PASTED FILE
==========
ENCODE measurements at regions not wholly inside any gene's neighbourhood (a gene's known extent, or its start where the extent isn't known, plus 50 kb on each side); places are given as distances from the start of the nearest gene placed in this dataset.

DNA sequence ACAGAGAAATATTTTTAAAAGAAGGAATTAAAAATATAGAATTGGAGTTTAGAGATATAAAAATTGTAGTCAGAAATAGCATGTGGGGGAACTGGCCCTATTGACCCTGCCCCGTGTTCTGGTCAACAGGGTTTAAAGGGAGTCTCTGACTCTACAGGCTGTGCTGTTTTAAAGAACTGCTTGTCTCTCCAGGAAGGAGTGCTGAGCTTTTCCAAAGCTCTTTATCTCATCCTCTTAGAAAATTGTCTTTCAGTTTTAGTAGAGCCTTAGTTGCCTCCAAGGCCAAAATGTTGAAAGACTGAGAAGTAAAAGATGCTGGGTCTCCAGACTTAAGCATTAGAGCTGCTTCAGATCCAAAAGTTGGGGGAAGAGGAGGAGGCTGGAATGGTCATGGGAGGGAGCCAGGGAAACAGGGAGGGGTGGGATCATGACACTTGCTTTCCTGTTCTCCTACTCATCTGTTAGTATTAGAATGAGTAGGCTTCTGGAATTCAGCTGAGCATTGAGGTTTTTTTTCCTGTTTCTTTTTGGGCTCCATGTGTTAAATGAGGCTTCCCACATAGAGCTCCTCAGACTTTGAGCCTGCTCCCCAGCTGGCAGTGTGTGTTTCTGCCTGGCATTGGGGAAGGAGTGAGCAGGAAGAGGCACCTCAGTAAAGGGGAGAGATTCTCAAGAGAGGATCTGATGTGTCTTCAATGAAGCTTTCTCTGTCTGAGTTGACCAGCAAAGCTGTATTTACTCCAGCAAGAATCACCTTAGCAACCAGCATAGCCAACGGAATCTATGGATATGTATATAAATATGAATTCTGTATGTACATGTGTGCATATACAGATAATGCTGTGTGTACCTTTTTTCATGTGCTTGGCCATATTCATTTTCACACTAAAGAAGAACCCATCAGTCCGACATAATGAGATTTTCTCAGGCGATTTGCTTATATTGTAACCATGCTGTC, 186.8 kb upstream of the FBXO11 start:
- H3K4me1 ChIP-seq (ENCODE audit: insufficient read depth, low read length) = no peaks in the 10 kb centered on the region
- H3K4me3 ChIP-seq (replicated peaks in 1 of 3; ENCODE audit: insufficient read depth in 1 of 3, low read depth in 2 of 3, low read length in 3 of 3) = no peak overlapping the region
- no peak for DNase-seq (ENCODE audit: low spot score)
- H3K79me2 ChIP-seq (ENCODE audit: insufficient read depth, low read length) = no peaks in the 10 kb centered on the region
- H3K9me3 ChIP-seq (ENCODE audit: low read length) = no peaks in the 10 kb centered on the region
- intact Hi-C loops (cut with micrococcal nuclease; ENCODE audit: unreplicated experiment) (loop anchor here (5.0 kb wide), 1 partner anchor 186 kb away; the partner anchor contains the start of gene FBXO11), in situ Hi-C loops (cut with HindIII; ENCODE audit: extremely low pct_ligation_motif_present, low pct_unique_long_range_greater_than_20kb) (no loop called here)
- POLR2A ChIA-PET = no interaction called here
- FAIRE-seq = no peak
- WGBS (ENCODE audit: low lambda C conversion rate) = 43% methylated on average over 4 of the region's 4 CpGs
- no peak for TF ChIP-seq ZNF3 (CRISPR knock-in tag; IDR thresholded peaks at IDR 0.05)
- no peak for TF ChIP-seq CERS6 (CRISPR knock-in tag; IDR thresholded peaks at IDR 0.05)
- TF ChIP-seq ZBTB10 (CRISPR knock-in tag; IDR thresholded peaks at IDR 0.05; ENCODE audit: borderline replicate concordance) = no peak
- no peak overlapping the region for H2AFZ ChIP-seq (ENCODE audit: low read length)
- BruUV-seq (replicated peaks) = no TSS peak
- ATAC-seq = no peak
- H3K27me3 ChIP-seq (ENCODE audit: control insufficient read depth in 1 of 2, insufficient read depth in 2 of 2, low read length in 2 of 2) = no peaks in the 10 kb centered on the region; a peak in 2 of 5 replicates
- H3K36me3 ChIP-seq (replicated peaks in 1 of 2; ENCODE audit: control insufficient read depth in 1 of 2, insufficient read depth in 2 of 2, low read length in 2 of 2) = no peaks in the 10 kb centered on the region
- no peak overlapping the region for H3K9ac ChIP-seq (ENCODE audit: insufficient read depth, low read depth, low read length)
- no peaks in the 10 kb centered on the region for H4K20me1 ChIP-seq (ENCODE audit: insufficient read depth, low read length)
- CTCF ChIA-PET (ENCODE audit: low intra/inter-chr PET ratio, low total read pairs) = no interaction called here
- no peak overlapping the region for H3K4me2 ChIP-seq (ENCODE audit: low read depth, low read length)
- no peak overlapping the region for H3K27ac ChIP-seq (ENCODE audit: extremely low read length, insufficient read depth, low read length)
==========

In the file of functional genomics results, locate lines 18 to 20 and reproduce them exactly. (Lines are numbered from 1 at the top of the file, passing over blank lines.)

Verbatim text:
- H3K27me3 ChIP-seq (ENCODE audit: control insufficient read depth in 1 of 2, insufficient read depth in 2 of 2, low read length in 2 of 2) = no peaks in the 10 kb centered on the region; a peak in 2 of 5 replicates
- H3K36me3 ChIP-seq (replicated peaks in 1 of 2; ENCODE audit: control insufficient read depth in 1 of 2, insufficient read depth in 2 of 2, low read length in 2 of 2) = no peaks in the 10 kb centered on the region
- no peak overlapping the region for H3K9ac ChIP-seq (ENCODE audit: insufficient read depth, low read depth, low read length)